MINNEAPOLIS – Everything about the Bears’ eighth win should have been celebrated. With a little over four minutes left and down by one, Mitch Trubisky led the offense on a 15-play, 71-yard drive – which included four first downs – en route to another game-winning field goal from Eddy Pineiro. It was Matt Nagy’s fourth win in as many tries against the Vikings, and solidified a 4-2 record against the NFC North. David Montgomery rushed for more than 100 yards, the defense forced multiple turnovers, and Allen Robinson had nine catches.
In a vacuum, there was a lot to like about Sunday’s win – and if not for some pesky “context,” Bears fans might have been able to celebrate. Instead, the Bears left it all on the table for nothing, because everyone else at the table had already left.
“[This season] went exactly how our record is: .500,” Tarik Cohen said. “I feel like we had ups and downs. We just couldn’t get really consistent on the offensive side, and that shows in the record.”
If not for the wall-rattling bass of Club Dub’s latest hit, it would have been hard to tell that the Bears beat a division rival on the road. There’s just not a lot to hang your hat on when it takes 58 minutes and 50 seconds to put away a Minnesota team that had basically anyone you’ve ever heard of watching safely from the sidelines. Quarterback Sean Mannion, starting for the first time in almost three years, went 12-for-21 for 126 yards and two interceptions. But he was not sacked once – even with the Vikings starting backups at right AND left tackle. Mike Boone, who was listed as the fourth-string running back on Minnesota’s play card, ran for 148 yards and averaged over eight yards per carry.
If rookie receiver Riley Ridley doesn't make a fourth-quarter, 32-yard catch on fourth-and-9, that’s who the Bears would have lost to.
“We have guys that fight,” Matt Nagy said afterward. “It’s not where we want to be, it’s not acceptable – we know that. But we’re going to learn from it.”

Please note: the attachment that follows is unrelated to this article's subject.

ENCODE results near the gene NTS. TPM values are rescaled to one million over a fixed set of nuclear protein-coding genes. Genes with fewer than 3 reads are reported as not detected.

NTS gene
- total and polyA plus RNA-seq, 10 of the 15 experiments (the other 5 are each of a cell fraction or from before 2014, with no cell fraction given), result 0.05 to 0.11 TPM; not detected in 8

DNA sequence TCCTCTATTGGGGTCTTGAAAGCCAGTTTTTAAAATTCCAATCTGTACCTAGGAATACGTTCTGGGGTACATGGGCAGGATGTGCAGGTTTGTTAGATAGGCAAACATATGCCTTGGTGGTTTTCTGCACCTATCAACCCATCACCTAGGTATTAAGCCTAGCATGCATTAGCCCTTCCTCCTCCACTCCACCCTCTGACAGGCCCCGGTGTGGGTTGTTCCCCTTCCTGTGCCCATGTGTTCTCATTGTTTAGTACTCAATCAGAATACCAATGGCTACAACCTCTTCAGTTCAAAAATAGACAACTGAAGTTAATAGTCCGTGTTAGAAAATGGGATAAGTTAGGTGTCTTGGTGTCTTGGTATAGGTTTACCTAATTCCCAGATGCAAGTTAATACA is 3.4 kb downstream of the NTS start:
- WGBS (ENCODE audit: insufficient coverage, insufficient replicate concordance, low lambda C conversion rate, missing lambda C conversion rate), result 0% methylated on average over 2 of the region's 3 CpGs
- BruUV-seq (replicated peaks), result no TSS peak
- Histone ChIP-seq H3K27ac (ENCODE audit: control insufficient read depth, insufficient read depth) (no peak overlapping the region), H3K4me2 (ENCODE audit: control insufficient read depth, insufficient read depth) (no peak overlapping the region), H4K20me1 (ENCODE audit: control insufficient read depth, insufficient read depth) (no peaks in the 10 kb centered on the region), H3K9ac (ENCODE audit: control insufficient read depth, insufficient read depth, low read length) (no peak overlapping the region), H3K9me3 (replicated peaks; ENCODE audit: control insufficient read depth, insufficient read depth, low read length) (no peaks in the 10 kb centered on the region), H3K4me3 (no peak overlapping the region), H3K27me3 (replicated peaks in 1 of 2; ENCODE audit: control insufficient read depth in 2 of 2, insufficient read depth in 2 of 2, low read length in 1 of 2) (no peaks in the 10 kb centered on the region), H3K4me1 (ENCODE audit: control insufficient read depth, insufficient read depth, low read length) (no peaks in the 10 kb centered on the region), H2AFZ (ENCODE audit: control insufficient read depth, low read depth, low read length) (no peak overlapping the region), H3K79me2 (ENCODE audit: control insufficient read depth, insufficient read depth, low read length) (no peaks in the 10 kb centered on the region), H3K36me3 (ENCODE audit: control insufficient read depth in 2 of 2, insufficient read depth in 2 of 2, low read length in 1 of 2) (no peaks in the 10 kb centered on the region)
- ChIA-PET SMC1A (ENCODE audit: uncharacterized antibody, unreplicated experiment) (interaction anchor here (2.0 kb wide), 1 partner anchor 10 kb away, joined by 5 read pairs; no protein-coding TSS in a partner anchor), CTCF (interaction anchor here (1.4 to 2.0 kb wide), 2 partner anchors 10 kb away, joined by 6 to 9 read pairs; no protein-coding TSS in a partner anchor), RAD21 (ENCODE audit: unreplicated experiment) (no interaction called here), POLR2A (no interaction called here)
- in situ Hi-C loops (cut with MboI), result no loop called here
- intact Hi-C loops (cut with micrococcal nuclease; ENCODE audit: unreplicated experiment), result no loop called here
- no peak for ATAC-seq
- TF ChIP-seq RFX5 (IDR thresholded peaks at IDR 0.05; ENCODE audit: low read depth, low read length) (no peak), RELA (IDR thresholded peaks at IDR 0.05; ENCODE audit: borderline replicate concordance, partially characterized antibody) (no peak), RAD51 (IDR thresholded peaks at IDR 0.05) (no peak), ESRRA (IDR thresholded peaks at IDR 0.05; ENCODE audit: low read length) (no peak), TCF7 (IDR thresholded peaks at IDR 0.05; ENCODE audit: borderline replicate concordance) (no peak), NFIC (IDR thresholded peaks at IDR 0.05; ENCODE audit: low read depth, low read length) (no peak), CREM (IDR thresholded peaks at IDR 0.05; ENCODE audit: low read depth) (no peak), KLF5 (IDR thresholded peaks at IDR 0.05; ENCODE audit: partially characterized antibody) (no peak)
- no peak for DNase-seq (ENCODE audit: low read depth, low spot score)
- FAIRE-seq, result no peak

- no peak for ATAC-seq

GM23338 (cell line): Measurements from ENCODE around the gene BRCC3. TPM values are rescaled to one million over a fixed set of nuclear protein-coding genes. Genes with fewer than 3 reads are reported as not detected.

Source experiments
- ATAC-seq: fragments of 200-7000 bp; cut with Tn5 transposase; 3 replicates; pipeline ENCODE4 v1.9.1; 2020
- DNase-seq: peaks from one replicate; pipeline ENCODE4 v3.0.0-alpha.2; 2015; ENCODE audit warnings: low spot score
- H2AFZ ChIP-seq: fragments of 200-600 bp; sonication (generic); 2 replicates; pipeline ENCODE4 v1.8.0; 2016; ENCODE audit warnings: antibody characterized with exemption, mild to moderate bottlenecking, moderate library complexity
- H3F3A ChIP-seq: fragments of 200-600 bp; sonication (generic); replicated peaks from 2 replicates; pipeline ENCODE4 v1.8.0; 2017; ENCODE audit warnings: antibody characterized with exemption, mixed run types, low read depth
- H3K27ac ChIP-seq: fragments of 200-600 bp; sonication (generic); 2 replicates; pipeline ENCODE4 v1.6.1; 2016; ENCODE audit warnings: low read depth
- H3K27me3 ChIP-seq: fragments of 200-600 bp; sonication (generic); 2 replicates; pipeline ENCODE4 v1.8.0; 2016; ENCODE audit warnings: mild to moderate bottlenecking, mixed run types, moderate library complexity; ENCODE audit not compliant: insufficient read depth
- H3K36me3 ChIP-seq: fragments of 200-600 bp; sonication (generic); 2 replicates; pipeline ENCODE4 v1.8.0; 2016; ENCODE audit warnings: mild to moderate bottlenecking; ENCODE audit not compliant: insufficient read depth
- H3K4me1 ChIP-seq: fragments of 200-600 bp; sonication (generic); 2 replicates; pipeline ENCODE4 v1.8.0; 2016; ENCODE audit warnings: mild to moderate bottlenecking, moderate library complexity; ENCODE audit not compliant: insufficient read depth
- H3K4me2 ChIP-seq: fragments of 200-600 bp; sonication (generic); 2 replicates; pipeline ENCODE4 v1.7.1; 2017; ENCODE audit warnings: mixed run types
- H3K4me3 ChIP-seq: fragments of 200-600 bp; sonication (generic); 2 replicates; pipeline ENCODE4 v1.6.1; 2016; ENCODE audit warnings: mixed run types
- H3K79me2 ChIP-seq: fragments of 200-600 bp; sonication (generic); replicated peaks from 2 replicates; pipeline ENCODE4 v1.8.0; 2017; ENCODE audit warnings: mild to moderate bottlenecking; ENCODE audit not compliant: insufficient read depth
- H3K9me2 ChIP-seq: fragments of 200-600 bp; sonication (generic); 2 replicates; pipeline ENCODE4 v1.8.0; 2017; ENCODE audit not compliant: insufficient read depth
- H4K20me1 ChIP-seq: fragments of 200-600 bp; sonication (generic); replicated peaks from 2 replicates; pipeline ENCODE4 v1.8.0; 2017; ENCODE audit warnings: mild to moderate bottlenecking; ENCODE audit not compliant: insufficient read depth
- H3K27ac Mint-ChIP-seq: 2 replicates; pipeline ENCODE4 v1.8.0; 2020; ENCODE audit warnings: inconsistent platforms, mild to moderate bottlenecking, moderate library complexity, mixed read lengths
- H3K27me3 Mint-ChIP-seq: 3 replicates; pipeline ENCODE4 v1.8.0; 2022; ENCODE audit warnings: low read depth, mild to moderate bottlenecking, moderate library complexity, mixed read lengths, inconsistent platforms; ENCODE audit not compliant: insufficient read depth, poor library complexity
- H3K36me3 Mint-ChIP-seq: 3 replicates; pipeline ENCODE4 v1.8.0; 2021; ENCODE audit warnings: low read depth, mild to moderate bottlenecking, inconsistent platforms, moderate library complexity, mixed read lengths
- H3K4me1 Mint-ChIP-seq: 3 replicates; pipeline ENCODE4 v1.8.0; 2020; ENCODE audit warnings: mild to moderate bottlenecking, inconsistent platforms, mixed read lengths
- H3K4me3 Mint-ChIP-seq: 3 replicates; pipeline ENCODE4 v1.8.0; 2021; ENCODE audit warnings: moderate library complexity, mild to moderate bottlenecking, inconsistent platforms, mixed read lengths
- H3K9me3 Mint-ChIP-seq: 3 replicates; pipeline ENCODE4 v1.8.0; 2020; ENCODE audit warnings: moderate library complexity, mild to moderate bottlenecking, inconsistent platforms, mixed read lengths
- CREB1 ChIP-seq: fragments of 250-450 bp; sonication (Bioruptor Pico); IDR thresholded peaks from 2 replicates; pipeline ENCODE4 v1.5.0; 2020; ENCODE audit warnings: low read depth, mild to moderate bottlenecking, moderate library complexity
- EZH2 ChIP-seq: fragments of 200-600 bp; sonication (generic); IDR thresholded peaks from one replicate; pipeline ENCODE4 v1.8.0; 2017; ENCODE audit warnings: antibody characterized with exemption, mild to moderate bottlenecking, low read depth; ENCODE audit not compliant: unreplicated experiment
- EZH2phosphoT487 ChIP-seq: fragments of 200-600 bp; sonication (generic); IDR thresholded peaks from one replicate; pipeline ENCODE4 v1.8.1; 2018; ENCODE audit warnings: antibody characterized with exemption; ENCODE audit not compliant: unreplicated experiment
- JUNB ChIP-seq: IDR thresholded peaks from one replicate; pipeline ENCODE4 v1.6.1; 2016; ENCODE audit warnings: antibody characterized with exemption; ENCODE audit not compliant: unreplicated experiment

The Bears have a lot of learning to do if they want to get back to the top of a division that was, frankly, winnable again this year. In a strange way, it’s almost impressive that Nagy and Co. were able to win twice as many divisional games as they lost and still finish in third place. The Double Doink may have ended Nagy’s first season with a (soul-crushing) bang, but there was still light at the end of last offseason’s tunnel. The stark reality and twisted irony of his second season – which finished on a relative high note, no less – is that the future looks far more uncertain.
“This is a lesson, man. This is a life lesson,” said safety Eddie Jackson, who sealed the win with an interception as time expired. “We know how we felt. We’ve faced adversity, so we know what it feels like.
“We know the team’s not going to be the same. That’s how it works in the NFL. There are going to be changes. But for the guys that will be here next year, we all know the feeling. I’m pretty sure everyone’s ready for 2020.”
Before that can happen, there are about a dozen or so decisions standing in the Bears’ way. This is not a team that requires a few tweaks here and there. GM Ryan Pace needs to decide on Trubisky's fifth-year option, one of his starting safeties, and 75% of the inside linebackers. An entire side of the offensive line needs to be rebooted.
This offseason needs to be felt across all corners of the locker room, and if it’s not, 2020 may be full of wins like Sunday’s – ugly, underwhelming, and ultimately meaningless.